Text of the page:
Tuesday

29th Sep 2020

Column

Fake civilisational conflict: How authoritarians abuse LGBT+ rights

There is something perplexing these days. Wherever one goes, nationalist governments attacking the LGBT+ community.

A week ago Polish police detained almost 50 people who demonstrated in favour of LGBT+ rights and may press criminal charges against them.

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  • "One may think that nationalism and anti-gay sentiment are natural ingredients of far right-policies, but they don't have to be"

At the end of March, at the height of the Corona-pandemic, the Hungarian government prohibited the change of sex on official documents.

In Russia, government propaganda has for many years portrayed gay rights as an indication of Western decadence.

One may think that nationalism and anti-gay sentiment are natural ingredients of far right-policies, but they don't have to be.

The man who established the modern Dutch far right, Pim Fortuyn, was gay and railed against Islam's rejection of personal liberties such as gay rights.

After he was assassinated in 2002, Geert Wilders followed the same script.

In the 2017 French presidential debates, Marine Le Pen said that her policies were all that stood between gay people and Islam's "hatred of homosexuals".

Libertarians, who we sometimes find on the right, make a case for personal freedoms while social conservatives can also make the case for equal treatment on issues like marriage (and some do).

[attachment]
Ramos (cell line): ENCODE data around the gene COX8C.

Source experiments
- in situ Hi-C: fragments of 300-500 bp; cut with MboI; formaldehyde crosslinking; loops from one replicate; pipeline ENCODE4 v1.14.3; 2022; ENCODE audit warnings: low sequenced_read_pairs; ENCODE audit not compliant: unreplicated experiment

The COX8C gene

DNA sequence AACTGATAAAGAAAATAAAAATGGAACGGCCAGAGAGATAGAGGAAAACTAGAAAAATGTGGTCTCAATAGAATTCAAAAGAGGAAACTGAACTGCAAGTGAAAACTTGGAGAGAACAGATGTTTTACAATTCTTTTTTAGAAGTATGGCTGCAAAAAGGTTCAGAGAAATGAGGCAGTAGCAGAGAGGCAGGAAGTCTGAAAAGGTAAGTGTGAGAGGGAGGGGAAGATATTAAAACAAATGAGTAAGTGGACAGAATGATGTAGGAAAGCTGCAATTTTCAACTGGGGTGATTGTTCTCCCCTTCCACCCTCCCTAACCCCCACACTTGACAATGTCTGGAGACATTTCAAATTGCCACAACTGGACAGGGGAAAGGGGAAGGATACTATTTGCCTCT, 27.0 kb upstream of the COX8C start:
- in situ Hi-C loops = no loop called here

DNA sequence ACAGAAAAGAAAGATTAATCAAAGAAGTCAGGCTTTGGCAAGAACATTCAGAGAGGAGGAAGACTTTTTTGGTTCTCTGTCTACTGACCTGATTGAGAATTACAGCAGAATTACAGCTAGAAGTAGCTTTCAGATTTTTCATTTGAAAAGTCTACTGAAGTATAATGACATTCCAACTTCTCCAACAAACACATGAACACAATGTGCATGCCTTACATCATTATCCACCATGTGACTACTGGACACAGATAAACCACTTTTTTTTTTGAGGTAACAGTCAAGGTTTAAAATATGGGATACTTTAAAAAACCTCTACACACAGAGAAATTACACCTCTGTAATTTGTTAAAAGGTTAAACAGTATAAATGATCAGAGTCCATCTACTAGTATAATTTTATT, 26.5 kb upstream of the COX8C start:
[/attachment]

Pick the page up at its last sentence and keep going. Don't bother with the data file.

After all, they see marriage and family as the most natural basic and stable form of human organisation, so why should this idea not apply to gay couples?

And yet, virulent anti-LGTB+ rhetoric and actions have become part and parcel of nationalist and extreme right-wing groups and parties around the world. Why?

I have no doubt that many people still feel that a gay relationship or different sexual identity are not 'normal' and should not be treated as such.

But I doubt that these sentiments are so wide-spread and virulent to naturally take the political centre-stage in so many different countries.

Sometimes, it is obvious.

In 2018, the Romanian government scheduled a referendum to enshrine that marriage can only be between a man and a woman as a provision in the constitution.

But despite many efforts to mobilise voters, only 20 percent of them turned out, making the poll invalid. Romanians simply did not care enough.

Political calculation

I think the best explanation for the prominence of widespread anti-LGTB+ rhetoric is a political calculation, especially in non-democracies. Many authoritarian regimes know that they are not popular.

They know that public participation and honest elections are their Achilles' heel. So they want to change the conversation. And they have been quite successful in doing so.

Of course, authoritarians continue to claim that they are actually democrats. But now they add: "Even if not, it does not matter that much, because we better protect our way of life."

They have transformed the all-important division between democratic and authoritarian regimes into a different opposition: Traditional-conservative versus progressive-liberal policies.